United States District Court, D. New Jersey
THE ESTATE OF TROY BOWSER, et. al., Plaintiffs,
ATLANTIC COUNTY, et al., Defendants.
B. KUGLER, United States District Judge
matter comes before the Court by way of Plaintiffs, the
Estate of Troy S. Bowser, by and through its
Administrator Ad Prosequendum, Sandra D. Trettner,
and Ms. Trettner, in her own right's (hereinafter
referred to in the singular) Complaint under 42 U.S.C. §
1983. Presently before the Court is Defendant CFG Health
Systems, LLC's (“CFG”) motion for partial
summary judgment (ECF No. 17). For the reasons set forth
below, the Court will GRANT IN PART, CFG's motion.
times relevant to the allegations in the Complaint, Decedent
Troy S. Bowser was a pre-trial detainee at the Atlantic
County Correctional Facility. On April 13, 2016, jail staff
discovered Mr. Bowser hanging in his cell from a bedsheet
tied to an overhead sprinkler. (ECF No. 1, at ¶ 45).
Following that discovery, staff took Mr. Bowser to
Atlanticare Regional Medical Center, where he remained until
his death on April 19, 2016. (Id. at ¶ 46).
Officials determined that Mr. Bowser's cause of death was
suicide by hanging. (Id.). As this motion only
contests the actions of CFG and its employees, the Court will
only articulate those facts necessary to address the issues
Complaint alleges that the actions of CFG's agents or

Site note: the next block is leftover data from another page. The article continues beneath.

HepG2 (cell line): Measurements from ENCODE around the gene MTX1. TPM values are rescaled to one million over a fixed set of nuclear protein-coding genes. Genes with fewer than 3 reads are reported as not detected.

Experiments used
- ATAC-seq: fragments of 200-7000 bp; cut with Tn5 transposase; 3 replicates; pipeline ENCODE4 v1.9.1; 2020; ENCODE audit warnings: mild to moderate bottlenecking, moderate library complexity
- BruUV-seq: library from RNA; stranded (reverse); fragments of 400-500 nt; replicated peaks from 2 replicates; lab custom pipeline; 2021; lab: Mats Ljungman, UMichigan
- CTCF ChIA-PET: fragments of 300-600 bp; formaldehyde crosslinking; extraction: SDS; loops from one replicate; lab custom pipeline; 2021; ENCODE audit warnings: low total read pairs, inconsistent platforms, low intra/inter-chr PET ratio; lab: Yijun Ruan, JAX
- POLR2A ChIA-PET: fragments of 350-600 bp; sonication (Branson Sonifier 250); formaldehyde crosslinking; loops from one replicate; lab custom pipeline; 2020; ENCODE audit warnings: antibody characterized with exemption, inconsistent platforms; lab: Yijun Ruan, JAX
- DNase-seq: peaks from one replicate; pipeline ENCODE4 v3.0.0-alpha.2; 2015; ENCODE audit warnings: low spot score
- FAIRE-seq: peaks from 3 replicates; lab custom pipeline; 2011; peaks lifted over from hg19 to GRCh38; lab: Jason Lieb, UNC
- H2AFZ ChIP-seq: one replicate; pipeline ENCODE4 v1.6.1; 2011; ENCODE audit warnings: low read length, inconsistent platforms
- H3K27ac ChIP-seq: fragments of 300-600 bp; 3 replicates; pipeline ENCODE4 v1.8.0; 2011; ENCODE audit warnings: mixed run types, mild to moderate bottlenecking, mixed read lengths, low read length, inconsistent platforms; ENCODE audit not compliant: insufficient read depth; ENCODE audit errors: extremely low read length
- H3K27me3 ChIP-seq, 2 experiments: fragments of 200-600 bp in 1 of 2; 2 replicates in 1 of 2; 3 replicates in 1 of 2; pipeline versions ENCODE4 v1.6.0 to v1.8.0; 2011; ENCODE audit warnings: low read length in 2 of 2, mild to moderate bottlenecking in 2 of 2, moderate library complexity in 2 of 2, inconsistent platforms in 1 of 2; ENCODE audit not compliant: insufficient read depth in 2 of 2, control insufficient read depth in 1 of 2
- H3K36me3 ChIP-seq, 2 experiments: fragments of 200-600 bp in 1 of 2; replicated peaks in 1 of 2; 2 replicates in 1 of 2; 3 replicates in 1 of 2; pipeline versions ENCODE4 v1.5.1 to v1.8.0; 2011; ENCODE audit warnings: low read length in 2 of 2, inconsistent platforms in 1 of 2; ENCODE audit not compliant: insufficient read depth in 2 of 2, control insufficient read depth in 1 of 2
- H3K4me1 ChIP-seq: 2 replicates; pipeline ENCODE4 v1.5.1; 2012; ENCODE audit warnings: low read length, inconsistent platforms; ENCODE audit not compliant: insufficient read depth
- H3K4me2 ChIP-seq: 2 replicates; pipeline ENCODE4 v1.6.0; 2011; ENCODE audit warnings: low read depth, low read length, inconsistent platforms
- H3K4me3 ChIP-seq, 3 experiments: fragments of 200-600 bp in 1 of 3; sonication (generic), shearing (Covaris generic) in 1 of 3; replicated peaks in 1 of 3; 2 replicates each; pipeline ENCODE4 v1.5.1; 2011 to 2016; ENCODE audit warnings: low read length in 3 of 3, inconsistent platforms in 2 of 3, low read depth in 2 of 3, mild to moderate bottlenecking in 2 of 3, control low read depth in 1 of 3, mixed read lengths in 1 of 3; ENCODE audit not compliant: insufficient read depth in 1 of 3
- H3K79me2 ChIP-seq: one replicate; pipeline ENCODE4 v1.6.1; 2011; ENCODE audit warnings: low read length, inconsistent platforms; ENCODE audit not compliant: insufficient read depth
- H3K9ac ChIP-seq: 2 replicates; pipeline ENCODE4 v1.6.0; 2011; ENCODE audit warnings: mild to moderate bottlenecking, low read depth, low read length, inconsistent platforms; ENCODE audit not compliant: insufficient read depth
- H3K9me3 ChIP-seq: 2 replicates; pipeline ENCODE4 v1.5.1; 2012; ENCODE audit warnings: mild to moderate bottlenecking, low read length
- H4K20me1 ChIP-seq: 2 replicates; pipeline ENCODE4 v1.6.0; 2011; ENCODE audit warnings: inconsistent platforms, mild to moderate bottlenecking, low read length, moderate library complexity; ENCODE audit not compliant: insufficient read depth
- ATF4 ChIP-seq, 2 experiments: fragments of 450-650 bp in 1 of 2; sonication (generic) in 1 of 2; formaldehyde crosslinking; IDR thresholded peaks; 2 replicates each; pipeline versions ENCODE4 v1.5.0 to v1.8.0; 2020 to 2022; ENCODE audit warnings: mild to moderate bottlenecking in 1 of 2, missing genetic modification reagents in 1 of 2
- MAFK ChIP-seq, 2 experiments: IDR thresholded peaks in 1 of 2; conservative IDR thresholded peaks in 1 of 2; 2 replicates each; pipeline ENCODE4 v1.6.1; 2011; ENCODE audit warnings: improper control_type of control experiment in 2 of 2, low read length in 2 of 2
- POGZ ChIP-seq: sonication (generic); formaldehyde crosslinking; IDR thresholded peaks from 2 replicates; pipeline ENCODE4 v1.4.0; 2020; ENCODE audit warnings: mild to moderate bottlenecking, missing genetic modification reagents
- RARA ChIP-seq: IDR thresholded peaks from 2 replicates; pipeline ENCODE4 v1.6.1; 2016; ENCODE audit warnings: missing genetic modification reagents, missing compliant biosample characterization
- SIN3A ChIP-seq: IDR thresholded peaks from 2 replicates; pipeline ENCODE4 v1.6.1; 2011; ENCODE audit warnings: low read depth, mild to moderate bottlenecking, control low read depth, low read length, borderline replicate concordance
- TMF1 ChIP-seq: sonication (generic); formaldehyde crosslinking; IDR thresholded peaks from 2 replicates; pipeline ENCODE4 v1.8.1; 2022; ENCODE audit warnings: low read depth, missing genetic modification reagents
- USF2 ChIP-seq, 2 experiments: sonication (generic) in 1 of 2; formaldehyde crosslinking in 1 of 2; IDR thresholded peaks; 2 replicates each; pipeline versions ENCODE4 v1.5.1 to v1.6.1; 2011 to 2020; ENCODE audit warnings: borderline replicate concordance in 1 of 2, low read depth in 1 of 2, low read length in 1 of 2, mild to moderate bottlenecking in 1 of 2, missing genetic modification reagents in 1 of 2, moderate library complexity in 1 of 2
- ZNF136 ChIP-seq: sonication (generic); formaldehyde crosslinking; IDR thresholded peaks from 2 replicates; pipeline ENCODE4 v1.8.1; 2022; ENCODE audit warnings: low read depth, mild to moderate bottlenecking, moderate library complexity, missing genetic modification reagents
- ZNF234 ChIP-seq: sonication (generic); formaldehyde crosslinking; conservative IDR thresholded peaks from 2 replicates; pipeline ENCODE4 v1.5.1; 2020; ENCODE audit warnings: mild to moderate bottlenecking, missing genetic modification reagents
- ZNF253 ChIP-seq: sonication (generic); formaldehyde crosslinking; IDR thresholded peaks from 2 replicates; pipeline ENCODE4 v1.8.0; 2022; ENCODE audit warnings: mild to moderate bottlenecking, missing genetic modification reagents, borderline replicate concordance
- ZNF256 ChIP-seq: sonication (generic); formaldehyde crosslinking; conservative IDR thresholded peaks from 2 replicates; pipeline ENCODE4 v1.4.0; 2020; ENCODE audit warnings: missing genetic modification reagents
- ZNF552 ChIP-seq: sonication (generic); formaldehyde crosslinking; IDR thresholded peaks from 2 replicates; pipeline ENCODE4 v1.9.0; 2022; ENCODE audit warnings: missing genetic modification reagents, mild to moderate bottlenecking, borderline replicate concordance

employees, among others, caused Mr. Bowser's death, but
does not identify those employees or how they were negligent
with particularized facts. More specifically, CFG's
employees knew or should have known about Mr. Bowser's
heroin and alcohol withdrawal symptoms and should not have
transferred him out of suicide watch “until Mr. Bowser
was no longer an imminent suicide risk or they were to
arrange for his transfer to a mental healthcare
facility.” (ECF No. 1, at ¶ 31). Further, in
failing to properly evaluate Mr. Bowser for transfer, those
employees also failed to dispense proper medical and mental
health care, or otherwise take any measures to keep Mr.
Bowser free from harm. (Id. at ¶ 47). Plaintiff
also contends more generally, that CFG failed to maintain or
enforce effective policies for potentially suicidal inmates.
(Id. at ¶ 74).
filed her Complaint on April 5, 2018, alleging three counts
relevant to this motion: wrongful death (Count V); a survival
action (Count VI); and negligence (Count VII). CFG filed its
Answer on April 24, 2018. Within the sixty days that
followed, Plaintiff submitted an Affidavit of Merit (AOM)
from Lawrence J. Guzzardi, MD, on April 30, 2018, and within
120 days of CFG's Answer, Plaintiff submitted an AOM from
Dale Panzer, MD, on August 22, 2018.
Dr. Guzzardi, his AOM states that he is a licensed physician
in the Commonwealth of Pennsylvania who is currently board
certified in medical toxicology. (ECF No. 17-5, at 2). In the
last five years he has limited his practice to testifying to
the standards of care in correctional medicine and in matters
related to emergency medicine, medical toxicology,
correctional care, and substance abuse. (Id.). The
AOM states that he has expertise in problems involving drug
withdrawal and in the evaluation of potentially suicidal
inmates. (Id.). Dr. Guzzardi avers that there is a
reasonable probability that the care, skill, or knowledge
exercised or exhibited by CFG through its employees or agents
while “Mr. Bowser was at the Atlantic County Jail lead
to [Mr. Bowser's] death on or about April 13[sic],
2016.” (Id. at 2-3). As with the Complaint,
this AOM does not allege any particularized acts of